The water was as calm and as devoid of ships as it had been the night before. She stood still for a moment and tilted one ear to the water, but no noise out of the ordinary could be heard. Soft waves licked the smooth stones which defined the curving line of the beach. Looking into the water, the woman noticed something peculiar within easy reach. She stooped down, and thrusting her hand into the coolness of the bay, withdrew the object from its watery bed.

Rusty and weathered, with weak links and missing pieces betraying its venerable age, was a set of iron manacles.

While the slaving vessel was not seen again, the woman held on to the physical proof its visit for many a year. She would share the story with those rare visitors to her cabin, and would pull out the old manacles as an indication of her honestly.

Forty or so years ago, the woman, grown ancient with the passing of time, told her story to a young boy, and showed him the manacles.

The boy grew in a man, but never forgot what he had seen or heard.. Years later, he told they story to his son. In turn, his son told the story to me, and now I have passed it along to you.

When the wind dies down and the night grows quiet over the Bay of Islands, and the moon has diminished till it is just a sliver of its former self, listen carefully.

photo courtesy Old Book Illustrations.

Monday, 1 October 2018

The Harbour Grace Corpse Light - Friend or Foe?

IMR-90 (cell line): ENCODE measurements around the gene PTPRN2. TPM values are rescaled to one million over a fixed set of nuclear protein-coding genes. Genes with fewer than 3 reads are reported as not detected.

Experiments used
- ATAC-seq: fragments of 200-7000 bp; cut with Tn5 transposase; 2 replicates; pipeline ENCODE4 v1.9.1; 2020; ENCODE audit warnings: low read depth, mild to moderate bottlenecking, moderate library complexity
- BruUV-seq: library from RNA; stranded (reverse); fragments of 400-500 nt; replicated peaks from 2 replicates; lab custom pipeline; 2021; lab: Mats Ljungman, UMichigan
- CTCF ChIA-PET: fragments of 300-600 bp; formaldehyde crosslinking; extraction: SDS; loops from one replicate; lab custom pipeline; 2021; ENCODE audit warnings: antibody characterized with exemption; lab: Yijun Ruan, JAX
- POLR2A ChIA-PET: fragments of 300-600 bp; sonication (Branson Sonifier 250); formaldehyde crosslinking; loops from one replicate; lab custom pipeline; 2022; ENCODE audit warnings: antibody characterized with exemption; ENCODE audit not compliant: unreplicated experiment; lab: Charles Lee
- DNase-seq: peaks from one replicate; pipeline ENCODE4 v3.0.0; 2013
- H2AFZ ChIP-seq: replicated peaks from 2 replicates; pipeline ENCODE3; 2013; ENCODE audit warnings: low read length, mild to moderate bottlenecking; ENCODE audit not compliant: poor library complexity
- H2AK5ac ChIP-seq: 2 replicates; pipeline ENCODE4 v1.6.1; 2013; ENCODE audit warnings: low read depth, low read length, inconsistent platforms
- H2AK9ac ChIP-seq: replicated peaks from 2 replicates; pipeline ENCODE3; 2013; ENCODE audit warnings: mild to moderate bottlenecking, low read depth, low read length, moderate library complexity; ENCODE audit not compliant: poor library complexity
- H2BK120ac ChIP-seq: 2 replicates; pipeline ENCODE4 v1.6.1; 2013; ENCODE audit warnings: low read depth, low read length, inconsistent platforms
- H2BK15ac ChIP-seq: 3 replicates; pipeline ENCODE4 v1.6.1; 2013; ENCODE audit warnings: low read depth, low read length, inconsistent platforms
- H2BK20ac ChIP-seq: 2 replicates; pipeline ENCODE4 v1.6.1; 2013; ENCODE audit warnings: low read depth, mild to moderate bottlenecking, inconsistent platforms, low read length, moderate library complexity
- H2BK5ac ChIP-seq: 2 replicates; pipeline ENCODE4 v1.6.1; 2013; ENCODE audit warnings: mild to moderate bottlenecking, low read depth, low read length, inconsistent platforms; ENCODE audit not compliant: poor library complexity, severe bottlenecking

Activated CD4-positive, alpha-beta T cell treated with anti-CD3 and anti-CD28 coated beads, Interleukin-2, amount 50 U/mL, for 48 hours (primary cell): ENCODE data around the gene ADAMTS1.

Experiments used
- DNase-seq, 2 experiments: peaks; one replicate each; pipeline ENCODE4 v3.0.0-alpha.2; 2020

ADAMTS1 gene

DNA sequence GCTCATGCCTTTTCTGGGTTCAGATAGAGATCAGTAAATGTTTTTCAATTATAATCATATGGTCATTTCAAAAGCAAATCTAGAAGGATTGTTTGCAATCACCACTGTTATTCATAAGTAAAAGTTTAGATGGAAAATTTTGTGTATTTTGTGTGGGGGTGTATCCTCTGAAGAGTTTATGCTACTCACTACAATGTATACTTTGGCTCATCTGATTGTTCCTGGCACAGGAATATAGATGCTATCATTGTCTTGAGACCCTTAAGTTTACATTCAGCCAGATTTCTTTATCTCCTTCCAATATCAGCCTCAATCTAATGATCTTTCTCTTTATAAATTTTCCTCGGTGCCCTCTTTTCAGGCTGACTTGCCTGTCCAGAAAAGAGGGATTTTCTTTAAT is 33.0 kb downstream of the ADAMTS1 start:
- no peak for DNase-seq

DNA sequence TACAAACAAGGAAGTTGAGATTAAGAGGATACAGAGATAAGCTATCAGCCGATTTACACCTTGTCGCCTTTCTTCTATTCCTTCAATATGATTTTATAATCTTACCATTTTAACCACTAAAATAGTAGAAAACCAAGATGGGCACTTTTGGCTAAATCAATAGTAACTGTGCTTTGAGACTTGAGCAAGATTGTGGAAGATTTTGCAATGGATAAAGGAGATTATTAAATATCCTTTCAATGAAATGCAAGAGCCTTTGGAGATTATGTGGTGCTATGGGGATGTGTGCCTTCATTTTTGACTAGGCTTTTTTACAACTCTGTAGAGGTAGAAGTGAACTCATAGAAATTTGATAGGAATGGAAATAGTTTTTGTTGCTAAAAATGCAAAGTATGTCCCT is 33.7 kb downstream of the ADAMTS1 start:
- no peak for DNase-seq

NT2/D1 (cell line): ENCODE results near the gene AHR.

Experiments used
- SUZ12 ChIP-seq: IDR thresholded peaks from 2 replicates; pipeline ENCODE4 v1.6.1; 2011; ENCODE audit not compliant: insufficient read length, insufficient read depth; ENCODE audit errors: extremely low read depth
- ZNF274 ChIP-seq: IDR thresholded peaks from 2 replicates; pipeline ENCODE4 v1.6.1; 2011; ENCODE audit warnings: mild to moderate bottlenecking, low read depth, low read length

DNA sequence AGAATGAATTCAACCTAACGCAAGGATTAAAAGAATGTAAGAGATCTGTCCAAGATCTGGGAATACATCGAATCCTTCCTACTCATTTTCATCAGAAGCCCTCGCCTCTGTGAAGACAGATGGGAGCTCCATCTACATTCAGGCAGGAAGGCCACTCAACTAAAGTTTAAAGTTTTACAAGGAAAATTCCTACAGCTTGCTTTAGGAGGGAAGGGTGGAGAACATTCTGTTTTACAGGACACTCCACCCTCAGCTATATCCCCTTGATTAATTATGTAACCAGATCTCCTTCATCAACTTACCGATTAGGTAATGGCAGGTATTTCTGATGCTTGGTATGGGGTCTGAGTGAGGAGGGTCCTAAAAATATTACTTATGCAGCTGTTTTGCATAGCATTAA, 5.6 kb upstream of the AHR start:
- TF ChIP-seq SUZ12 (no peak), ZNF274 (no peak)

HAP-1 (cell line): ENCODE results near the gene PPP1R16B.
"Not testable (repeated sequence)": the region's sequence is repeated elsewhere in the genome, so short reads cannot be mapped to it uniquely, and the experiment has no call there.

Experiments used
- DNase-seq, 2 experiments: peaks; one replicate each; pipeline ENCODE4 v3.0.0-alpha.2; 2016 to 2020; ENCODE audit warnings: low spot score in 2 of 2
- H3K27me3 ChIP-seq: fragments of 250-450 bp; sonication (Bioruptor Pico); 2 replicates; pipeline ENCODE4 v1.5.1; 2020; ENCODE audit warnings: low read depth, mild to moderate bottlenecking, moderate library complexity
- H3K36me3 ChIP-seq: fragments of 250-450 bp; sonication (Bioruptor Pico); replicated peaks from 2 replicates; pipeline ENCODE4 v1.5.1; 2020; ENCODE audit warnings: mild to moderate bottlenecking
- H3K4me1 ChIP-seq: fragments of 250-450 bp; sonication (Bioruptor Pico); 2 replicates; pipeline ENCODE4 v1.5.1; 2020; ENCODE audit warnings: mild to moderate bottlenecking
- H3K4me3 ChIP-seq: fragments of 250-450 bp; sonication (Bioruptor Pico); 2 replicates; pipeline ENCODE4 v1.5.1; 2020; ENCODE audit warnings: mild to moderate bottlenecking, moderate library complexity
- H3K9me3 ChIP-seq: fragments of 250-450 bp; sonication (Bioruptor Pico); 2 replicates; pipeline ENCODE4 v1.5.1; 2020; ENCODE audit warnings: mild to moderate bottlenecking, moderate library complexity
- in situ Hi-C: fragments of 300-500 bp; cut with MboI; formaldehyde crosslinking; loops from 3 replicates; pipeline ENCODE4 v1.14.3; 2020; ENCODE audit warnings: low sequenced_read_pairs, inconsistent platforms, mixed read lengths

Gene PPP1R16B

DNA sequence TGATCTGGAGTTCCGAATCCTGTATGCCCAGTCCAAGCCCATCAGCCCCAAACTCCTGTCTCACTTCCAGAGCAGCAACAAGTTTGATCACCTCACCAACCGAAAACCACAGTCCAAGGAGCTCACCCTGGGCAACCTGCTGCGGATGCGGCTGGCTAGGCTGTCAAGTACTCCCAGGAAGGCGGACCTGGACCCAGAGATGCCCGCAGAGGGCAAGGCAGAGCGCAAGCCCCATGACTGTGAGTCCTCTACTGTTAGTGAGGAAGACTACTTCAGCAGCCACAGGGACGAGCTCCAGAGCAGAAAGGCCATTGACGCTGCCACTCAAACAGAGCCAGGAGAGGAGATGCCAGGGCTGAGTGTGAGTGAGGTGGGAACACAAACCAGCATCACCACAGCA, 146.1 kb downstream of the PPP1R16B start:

Mysterious lights have a great tradition in Newfoundland and Labrador. There are numerous stories from around the province of an eerie light that would appear in times of danger and was usually followed by a tragic incident.

This pale flame, known in the Latin as ignis fatuus, has been ofttimes reported flickering over marshy ground, and, it is said, over churchyards. It often appears specifically to lead travellers astray, into bog holes, or over cliffs.

This strange phenomena is known most commonly in Newfoundland as the Jacky Lantern, the West Country England name for the Will o' the Wisp. However, it was also known as a Corpse Candle around the capital city of St. John’s, and as a Corpse Light in the picturesque and historic community of Harbour Grace.

Harbour Grace is one of Newfoundland's oldest outport communities, and one with a rich and colourful history. As early as 1550 Harbour Grace was a thriving fishing community, with the majority of fishermen arriving from the Channel Islands. In the early 1600s, oral tradition holds that fortifications were established at Harbour Grace by the famous English pirate Peter Easton, who plundered fishing stations, stole provisions and munitions, induced men to join his fleet, and generally wrought havoc along the eastern coast of Newfoundland.

The community is no stranger to the stuff of legends, and the corpse candle has a firm place in local folklore. In Harbour Grace, however, these strange lights were not always evil or dangerous, nor did they always lure travellers into treacherous areas. In one documented case, one corpse light actually led the Revered Canon Noel and his wife to safety during a blizzard just outside the community.

That event took place at the very beginning of the twentieth century. The Reverend and his wife had taken their horse and sleigh to a blacksmith, several miles distant. Delays meant the couple had to leave during a storm. Their horse was soon bogged down in high snow, and they realized they were completely lost.

A bright light began moving around. Believing it to be rescuers, the couple shouted for help. The light approached them and passed by, but there was no sign of a person carrying it.